This is a page that focuses on religious and theological issues, as well as providing comprehensive teaching from a classic Catholic perspective. As you read the articles, it is my hope they will educate and bless you.

Monday, June 20, 2011

From the Archives - A Series; Part XII

This is the last in the series of my vintage messages from many years back, and this one dates to May 16,1996.  It was the homily I gave when our vicar, Fr. Baker, asked me to officiate at Morning Prayer that Sunday due to the fact he wasn't going to be there.  The parish was Holy Trinity Anglican Church, a new mission work then of the Anglican Church in America, a "Continuing"Anglican jurisdiction that uses the 1928 Book of Common Prayer and is in general more conservative than the apostatized Episcopal Church.   Unfortunately, the mission was short-lived due to some bad leadership and the fact it just wasn't meant to be there.

This message also marks my first as a liturgical/sacramental Christian, because by this point I was thoroughly ensconced in the Catholic faith, and from this point there would be no going back.   Of course, my viewpoint in this homily, as in several of the previous, was somewhat different than it is today because I have grown much since then.   That is especially true during the timeframe of this message, because then I was actually going through some bad trials, being I had just graduated from college and some other issues had come at us then, and this would be one of the last messages I spoke for a number of years due to the fact my ministry and spiritual life would lie dormant for almost 12 years after this.  Thank you again for being with me in this series, and stay tuned to the next blog post, which will serve as a conclusion/epilogue to the archived message series too.

Pride and Prejudice:  Our Sin

1.   Premise:   Pride and prejudice go together:  a person having a false sense of pride, rooted in insecurity, comforts himself by saying he is "better than those people."

2.   Luke 10:29-37:   The Parable of The Good Samaritan

A.  In the story, a Jewish man is robbed on a journey - make this Jewish man a white, successful Southern man who owns the small-town business and is making a business trip to Atlanta.   Please note three things in this scenario:

  1. The man is an evangelical Protestant Baptist who listens to Rush Limbaugh religiously
  2. The man is considered an American grassroots patriot who votes straight Republican in every election.
  3. This man is pro-life, NRA, and distrustful of Blacks.
B.  Let us say now that this man is walking in downtown Atlanta, probably near Peachtree Plaza Tower.  He is on gang territory, and is all of a sudden jumped and messed up pretty badly.

C.  As he is lying there, he is approached by three different individuals:

  1. The first is the pastor of the nearby Baptist church, a congregation of some five thousand with a syndicated TV program, etc.   He knows the businessman lying before him in the gutter very personally, but fails to recognize him due to the severity of the man's appearance after being subjected to all that violence.  Instead of helping matters, the prominent pastor mutters some comment about "sinful Southern white trash" lying around in the streets being a burden on good tax-paying citizens like himself.  You can really feel the love coming from this man of God, can you not??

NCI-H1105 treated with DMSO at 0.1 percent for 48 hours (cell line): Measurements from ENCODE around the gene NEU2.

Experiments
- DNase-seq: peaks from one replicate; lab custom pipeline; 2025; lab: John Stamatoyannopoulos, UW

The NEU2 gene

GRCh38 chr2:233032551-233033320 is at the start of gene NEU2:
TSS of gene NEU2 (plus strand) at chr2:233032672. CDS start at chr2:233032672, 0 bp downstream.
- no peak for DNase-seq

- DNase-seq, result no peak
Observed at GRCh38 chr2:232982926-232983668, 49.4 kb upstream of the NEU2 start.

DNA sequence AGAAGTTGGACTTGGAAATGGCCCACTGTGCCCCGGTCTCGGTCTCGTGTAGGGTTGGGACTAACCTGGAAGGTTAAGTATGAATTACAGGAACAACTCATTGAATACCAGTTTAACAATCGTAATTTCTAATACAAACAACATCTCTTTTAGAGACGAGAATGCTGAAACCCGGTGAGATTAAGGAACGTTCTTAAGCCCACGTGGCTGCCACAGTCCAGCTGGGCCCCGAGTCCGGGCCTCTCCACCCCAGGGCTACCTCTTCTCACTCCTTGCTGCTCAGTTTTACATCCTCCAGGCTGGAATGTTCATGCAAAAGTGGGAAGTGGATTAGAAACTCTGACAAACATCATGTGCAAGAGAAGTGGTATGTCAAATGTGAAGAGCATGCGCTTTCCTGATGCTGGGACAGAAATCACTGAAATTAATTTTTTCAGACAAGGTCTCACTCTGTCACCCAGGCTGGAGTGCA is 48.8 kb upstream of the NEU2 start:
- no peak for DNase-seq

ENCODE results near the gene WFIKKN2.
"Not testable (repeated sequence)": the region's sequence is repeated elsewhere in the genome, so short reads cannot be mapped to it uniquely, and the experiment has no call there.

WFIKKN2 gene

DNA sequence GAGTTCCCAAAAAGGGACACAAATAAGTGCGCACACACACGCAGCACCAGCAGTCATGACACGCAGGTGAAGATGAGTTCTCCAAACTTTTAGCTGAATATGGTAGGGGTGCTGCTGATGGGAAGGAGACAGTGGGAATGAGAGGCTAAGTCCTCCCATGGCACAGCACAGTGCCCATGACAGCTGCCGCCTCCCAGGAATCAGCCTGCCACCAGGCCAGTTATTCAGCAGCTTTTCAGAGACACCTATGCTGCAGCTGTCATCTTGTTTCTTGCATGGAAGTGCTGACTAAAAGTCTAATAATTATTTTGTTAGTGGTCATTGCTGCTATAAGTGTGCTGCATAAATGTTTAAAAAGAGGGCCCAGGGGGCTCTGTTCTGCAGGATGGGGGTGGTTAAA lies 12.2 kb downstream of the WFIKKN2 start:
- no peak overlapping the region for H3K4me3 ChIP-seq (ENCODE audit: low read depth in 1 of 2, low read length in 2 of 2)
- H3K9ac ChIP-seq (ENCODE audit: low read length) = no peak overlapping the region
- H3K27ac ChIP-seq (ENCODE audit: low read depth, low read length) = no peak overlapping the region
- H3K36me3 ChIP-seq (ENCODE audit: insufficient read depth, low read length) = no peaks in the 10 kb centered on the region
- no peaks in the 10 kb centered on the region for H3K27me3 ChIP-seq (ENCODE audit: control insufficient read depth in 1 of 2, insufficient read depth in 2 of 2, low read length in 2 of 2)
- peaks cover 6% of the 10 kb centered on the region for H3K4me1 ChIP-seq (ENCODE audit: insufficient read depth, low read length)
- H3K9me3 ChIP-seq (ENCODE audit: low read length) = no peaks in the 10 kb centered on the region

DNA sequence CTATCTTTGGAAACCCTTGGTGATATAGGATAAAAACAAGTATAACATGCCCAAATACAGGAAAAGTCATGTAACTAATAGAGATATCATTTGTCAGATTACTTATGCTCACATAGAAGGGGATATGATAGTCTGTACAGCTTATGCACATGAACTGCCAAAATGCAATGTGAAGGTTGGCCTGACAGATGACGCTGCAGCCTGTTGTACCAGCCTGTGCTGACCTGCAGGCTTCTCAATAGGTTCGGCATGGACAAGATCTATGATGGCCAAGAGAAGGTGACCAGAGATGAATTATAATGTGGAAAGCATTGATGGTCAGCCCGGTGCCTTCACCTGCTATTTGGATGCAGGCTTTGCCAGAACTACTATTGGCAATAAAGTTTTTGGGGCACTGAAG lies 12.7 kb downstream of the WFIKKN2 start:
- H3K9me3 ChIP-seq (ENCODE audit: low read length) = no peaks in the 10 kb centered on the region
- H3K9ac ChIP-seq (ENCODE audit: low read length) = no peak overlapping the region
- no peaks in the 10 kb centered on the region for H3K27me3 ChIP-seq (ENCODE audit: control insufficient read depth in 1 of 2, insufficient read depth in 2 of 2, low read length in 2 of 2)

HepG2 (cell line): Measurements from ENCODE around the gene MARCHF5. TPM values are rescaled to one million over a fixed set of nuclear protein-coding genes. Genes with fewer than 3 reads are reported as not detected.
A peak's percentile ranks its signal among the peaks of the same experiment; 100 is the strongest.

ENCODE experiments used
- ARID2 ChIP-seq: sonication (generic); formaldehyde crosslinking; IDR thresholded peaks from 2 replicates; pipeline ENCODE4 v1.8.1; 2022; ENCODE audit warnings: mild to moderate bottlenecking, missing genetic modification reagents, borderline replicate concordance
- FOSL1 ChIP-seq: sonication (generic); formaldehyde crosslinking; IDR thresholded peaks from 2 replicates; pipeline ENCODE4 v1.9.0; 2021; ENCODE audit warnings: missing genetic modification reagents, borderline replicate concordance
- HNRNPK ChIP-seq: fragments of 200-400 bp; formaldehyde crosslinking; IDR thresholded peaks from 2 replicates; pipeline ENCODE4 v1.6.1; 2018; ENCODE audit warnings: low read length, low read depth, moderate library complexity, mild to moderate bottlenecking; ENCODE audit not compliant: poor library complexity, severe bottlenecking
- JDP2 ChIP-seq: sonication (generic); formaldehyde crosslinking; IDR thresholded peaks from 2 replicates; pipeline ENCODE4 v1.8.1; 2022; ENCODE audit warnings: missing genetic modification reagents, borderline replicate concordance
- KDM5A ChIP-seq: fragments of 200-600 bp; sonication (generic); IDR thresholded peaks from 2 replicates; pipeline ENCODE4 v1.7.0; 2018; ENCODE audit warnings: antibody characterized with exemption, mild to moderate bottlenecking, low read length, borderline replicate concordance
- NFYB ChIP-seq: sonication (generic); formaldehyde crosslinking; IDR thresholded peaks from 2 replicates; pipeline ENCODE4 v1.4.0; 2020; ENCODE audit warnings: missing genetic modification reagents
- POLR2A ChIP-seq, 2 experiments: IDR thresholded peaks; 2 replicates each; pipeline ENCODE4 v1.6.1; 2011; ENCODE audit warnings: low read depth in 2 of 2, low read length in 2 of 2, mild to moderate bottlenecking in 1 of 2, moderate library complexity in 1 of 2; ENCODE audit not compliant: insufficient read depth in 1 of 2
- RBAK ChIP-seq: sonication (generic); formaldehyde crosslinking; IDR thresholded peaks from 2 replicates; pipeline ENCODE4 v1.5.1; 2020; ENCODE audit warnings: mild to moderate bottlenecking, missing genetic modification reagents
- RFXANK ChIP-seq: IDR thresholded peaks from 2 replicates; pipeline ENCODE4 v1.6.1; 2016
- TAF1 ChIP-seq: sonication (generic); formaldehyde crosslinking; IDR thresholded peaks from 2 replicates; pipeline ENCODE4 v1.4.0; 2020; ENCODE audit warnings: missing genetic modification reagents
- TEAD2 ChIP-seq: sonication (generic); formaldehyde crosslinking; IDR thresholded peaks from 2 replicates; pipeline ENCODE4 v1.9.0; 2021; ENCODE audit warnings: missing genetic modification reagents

2. About ten minutes later, the next pedestrian is a well-known Bible scholar from the local theological seminary.  He is in a rush because his next class on the life of Christ starts in ten minutes.  Seeing the unfortunate man lying in the ditch, he says "Jesus loves even your kind," and tosses him a tract preaching hellfire and damnation to those who are "fond of the glass."  (Keep in mind that this poor guy has never touched alcohol in his life!)  With a quick "God bless you," the "Professor" heads off to class.
  3. At around a half an hour later, a soulful female voice is heard humming "Swing Low, Sweet Chariot" a little ways down the street.   Upon coming into view, it is a young Black single mother of two, who lives with an abusive boyfriend and a meager monthly ration of foodstamps.   However, she has recently been born again in Christ, and is a new creature in Him.   Seeing the man, she sends her oldest child, who is approximately 5 years old, to get help from her elderly uncle, who works as a hotel porter at a prestigious downtown resort nearby.   While waiting, she takes some "Baby Wipes" out of the bag she is toting, and begins to clean the man's wounds with them.   She then reassures the man that everything is going to be all right, and pretty soon her uncle comes and gets the man, putting him up in a hotel room he paid for himself (This elderly Black man probably makes a quarter of the annual salary, it must be noted, that the unfortunate victim he is helping makes).   Getting the number of the businessman's wife, the elderly gentleman contacts her and she flies up to drive him home to recover.  Every year afterward, the grateful businessman sends the elderly Black porter a nice gift.